Authorities in Beijing, China have arrested 6 individuals, including the couple seen in the Uniqlo sex tape which went viral last week after the video made its way on Chinese social media portal Weibo.
Things came to a head after a video of couple, a fully unclothed woman and her male partner in the throes of passion inside a Uniqlo department store dressing room went viral, leading to authorities claiming a violation of morality and the purposeful spreading of pornography.
After the country’s internet watchdog, The Cyberspace administration of China reprimanded two of the nations’s main web portals, Sina and Tencent, for failing to stop the spread of the video, police announced on Sunday that they had arrested the couple in the video along with four others.
According to China.com, the couple depicted in the tape are named Hou Tianxu and Yutian, thought to be students at the Business College of Beijing Union University.
In launching their investigations, authorities sought to find out who posted the video and second, whether the tape was a publicity stunt intended to drum up business for the Japanese retailer?
A brief police statement issued today said one 19-year-old man surnamed Sun was charged with disseminating obscene material, while three others were being detained, along with the couple. Police indicated the video dated from April.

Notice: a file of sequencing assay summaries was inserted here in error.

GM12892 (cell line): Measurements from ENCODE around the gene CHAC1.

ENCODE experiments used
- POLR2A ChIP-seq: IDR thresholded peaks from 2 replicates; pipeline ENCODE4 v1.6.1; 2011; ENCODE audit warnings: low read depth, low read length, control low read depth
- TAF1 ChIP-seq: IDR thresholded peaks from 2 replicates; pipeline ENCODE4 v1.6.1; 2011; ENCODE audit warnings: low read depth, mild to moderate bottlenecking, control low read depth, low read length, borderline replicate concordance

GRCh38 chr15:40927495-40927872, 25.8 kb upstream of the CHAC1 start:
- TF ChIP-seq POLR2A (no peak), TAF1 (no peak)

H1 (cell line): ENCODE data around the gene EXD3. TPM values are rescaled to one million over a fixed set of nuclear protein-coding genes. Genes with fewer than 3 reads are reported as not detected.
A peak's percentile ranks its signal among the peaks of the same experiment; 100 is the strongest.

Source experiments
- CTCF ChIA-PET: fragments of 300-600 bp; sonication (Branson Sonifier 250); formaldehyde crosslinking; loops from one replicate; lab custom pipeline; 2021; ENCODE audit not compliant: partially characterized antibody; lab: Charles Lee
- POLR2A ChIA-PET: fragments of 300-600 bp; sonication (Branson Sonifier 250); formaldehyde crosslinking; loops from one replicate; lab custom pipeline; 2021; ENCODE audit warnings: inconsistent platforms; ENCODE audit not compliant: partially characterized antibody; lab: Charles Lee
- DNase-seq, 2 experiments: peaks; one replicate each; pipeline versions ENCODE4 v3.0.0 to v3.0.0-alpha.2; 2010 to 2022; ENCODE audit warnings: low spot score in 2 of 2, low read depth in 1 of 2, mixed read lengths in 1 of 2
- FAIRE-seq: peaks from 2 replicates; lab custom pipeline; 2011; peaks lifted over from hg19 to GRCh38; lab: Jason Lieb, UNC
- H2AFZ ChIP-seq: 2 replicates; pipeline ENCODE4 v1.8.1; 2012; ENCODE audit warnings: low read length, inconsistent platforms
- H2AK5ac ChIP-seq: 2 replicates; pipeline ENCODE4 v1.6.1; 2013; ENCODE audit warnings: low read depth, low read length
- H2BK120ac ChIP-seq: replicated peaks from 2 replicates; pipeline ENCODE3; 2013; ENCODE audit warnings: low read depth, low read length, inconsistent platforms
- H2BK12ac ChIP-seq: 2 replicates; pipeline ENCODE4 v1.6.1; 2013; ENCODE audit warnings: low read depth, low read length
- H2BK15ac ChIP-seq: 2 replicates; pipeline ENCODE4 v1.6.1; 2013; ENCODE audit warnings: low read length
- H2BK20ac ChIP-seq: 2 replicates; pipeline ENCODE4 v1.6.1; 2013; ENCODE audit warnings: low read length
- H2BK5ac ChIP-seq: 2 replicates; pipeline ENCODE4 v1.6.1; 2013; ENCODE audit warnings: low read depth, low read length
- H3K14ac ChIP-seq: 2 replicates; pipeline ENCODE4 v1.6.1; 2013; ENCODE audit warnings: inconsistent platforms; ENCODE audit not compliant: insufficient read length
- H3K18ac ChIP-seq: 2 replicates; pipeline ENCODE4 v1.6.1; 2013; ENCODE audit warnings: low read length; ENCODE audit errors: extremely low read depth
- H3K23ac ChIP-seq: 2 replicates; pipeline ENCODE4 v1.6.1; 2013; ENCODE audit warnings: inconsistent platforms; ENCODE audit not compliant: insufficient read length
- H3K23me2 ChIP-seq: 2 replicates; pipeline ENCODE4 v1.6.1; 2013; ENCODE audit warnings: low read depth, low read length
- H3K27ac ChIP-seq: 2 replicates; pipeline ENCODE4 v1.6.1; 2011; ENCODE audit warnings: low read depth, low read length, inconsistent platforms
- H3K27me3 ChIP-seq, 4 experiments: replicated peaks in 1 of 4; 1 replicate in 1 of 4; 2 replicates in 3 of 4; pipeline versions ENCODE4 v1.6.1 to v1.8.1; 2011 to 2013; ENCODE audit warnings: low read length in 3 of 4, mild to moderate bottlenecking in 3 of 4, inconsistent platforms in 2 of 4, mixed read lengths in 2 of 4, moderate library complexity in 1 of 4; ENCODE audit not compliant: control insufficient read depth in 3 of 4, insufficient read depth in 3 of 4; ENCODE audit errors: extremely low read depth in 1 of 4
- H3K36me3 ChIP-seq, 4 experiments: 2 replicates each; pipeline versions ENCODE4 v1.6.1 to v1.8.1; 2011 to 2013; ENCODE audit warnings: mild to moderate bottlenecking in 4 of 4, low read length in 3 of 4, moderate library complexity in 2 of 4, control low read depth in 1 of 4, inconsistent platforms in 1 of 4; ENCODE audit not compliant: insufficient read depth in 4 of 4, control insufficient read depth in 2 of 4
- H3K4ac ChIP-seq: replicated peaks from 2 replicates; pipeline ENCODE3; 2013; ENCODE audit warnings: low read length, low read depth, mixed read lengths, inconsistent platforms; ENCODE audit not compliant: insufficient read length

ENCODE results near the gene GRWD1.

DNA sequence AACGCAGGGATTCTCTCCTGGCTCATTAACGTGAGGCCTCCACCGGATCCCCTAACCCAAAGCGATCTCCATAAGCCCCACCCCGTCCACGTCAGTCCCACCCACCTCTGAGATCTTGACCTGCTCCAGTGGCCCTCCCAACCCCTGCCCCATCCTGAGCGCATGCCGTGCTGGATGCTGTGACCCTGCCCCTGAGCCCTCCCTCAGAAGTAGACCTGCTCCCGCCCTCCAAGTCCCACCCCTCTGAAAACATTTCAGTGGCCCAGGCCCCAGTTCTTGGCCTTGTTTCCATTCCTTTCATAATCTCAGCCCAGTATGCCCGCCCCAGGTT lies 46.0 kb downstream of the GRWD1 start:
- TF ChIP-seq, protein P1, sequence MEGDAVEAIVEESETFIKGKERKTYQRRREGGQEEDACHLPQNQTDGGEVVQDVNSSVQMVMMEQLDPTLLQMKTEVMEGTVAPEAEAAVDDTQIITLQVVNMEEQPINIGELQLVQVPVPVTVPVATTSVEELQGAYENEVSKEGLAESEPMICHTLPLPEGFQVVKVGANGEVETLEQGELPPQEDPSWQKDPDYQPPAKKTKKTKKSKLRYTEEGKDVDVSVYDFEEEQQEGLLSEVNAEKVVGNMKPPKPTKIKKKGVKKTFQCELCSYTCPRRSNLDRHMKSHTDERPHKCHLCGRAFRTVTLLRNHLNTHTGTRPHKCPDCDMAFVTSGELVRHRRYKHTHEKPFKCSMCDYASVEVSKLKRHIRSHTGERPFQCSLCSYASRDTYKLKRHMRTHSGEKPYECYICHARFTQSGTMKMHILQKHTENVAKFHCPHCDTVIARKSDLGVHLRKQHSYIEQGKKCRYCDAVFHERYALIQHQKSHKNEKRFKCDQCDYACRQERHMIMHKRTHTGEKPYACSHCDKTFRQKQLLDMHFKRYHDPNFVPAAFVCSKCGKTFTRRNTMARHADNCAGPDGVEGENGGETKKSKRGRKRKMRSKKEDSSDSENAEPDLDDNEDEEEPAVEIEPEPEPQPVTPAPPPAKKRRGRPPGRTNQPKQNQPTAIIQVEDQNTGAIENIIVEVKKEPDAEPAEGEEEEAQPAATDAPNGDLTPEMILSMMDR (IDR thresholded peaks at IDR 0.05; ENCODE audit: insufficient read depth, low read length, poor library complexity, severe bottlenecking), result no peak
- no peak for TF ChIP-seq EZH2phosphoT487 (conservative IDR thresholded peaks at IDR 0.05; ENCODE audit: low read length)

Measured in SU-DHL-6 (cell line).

The case has come to raise questions within Chinese society, especially in light of the fact that pornography is illegal in China and porn websites are blocked; whilst red banners in cities across the country urge people to stay away from smut.
In fact, until 1997, extramarital sex could result in criminal charges, but legal reforms and other factors have led to increasingly liberal sexual attitudes.
According to the official New China News Agency, China’s criminal law stipulates that those convicted of disseminating obscene books, films, pictures and video clips could face jail terms of up to two years, while making obscene products to earn profit can carry a term of up to life in prison.
The proliferation of the tape led to state-run tabloid Global Times, writer Shan Renping lamented that ‘on the present-day Internet, there are many phenomenon that are moving further away from our noble traditions.’
In the face of the scandal, attention has also been drawn on Uniqlo with questions as to what, if any involvement the ‘Gap’ like department store may have had in the tape’s creation or dissemination?
Responding to the suggestion of impropriety against it, the outlet went so far as to urge customers on its website to ‘abide by social moral standards, maintain social justice, and use the fitting rooms properly.’ Indeed.
In the interim, Uniqlo continues to be a trending term on Chinese social media with many youth taking the opportunity to post ‘making out’ sessions outside Uniqlo department stores.